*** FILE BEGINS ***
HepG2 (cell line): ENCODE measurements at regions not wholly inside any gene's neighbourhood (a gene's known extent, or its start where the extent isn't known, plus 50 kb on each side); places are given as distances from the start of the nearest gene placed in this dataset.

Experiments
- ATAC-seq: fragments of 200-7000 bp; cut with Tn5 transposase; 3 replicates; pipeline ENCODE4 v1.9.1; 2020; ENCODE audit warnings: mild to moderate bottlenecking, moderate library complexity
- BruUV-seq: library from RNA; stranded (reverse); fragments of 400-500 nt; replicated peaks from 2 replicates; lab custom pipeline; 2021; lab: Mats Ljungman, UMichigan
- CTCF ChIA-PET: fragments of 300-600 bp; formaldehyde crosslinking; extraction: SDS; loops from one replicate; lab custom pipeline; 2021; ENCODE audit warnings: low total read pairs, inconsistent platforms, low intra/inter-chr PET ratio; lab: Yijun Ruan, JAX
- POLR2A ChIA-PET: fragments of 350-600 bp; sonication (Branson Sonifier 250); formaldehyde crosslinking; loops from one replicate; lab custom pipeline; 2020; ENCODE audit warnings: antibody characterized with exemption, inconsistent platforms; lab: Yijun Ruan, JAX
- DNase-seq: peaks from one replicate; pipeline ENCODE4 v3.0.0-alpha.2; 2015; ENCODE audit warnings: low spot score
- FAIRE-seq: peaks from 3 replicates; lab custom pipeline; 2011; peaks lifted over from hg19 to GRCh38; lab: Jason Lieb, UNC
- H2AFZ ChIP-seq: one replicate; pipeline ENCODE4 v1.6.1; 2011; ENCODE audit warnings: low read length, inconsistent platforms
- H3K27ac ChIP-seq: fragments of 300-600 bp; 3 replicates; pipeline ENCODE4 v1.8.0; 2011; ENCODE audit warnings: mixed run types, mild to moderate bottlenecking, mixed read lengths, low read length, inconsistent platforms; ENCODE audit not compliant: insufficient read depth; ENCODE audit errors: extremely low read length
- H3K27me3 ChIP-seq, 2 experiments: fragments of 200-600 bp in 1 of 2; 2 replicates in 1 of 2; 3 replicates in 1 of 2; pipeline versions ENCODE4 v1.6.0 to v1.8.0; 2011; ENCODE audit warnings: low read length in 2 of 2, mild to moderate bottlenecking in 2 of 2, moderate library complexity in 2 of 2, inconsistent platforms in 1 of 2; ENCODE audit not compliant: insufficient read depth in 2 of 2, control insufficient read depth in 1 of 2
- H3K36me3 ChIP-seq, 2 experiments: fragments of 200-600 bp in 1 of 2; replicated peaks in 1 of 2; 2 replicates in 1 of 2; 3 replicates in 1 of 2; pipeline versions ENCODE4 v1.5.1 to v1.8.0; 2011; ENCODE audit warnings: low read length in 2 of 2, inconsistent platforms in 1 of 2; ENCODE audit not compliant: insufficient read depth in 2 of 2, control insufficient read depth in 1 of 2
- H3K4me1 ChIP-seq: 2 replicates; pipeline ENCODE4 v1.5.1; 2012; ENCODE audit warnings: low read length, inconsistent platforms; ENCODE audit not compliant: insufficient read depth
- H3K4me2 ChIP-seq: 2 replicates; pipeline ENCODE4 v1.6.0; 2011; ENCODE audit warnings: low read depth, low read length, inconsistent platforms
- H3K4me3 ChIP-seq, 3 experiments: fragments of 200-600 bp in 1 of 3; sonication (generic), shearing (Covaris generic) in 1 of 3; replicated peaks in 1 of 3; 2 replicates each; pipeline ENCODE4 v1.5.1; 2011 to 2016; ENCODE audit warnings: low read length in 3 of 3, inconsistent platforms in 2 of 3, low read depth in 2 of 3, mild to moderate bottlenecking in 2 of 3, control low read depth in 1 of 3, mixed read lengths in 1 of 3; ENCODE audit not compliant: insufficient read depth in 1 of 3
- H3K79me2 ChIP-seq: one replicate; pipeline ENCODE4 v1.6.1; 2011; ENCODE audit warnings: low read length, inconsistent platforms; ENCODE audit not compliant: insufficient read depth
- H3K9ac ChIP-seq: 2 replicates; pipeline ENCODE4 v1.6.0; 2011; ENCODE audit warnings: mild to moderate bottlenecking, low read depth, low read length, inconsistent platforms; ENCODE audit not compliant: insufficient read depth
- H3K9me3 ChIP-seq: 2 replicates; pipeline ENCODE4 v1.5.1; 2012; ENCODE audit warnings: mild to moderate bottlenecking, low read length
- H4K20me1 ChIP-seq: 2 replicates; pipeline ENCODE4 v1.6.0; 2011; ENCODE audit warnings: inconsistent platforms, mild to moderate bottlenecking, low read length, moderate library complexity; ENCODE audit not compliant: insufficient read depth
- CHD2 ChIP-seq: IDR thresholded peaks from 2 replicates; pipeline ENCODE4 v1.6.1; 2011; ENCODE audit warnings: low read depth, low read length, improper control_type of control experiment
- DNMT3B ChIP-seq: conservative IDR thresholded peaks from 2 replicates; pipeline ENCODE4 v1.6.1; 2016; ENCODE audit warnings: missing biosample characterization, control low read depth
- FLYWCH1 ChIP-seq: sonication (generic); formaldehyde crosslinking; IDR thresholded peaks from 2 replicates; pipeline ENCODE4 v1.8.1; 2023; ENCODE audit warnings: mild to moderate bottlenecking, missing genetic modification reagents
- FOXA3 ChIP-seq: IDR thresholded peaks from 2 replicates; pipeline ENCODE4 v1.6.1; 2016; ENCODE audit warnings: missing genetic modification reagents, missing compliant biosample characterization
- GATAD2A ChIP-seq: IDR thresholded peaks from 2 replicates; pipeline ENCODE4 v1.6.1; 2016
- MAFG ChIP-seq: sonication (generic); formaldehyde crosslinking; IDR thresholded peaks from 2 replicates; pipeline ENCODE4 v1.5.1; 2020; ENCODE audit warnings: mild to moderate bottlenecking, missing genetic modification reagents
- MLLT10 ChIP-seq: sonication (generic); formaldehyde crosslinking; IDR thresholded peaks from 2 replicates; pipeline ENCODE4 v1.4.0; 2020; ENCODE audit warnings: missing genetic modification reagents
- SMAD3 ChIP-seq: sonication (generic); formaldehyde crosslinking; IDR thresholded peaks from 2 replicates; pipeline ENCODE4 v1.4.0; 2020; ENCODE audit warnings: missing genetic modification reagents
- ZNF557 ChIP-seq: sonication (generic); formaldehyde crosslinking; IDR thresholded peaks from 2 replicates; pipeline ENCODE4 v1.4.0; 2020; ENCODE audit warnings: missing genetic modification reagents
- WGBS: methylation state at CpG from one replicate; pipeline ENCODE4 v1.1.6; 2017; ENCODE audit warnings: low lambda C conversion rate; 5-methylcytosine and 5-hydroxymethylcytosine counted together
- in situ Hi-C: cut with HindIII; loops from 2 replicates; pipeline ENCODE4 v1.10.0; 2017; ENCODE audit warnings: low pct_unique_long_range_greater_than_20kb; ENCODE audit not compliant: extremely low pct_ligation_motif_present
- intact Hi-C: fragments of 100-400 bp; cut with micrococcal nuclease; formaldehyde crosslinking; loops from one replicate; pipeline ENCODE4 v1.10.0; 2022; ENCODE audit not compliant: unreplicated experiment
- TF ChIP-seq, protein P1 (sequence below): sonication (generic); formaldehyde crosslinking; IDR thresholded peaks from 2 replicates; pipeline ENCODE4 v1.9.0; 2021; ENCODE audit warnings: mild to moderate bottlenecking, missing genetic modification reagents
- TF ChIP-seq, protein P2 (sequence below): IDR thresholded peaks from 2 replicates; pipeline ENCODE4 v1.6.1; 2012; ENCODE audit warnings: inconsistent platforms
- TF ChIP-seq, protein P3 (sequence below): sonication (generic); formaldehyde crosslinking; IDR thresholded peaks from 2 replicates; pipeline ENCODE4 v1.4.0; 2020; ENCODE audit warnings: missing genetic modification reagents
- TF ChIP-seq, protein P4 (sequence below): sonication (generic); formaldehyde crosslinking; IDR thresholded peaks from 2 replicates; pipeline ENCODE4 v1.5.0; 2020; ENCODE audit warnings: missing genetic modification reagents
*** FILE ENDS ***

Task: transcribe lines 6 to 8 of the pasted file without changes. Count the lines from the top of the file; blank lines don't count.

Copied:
- POLR2A ChIA-PET: fragments of 350-600 bp; sonication (Branson Sonifier 250); formaldehyde crosslinking; loops from one replicate; lab custom pipeline; 2020; ENCODE audit warnings: antibody characterized with exemption, inconsistent platforms; lab: Yijun Ruan, JAX
- DNase-seq: peaks from one replicate; pipeline ENCODE4 v3.0.0-alpha.2; 2015; ENCODE audit warnings: low spot score
- FAIRE-seq: peaks from 3 replicates; lab custom pipeline; 2011; peaks lifted over from hg19 to GRCh38; lab: Jason Lieb, UNC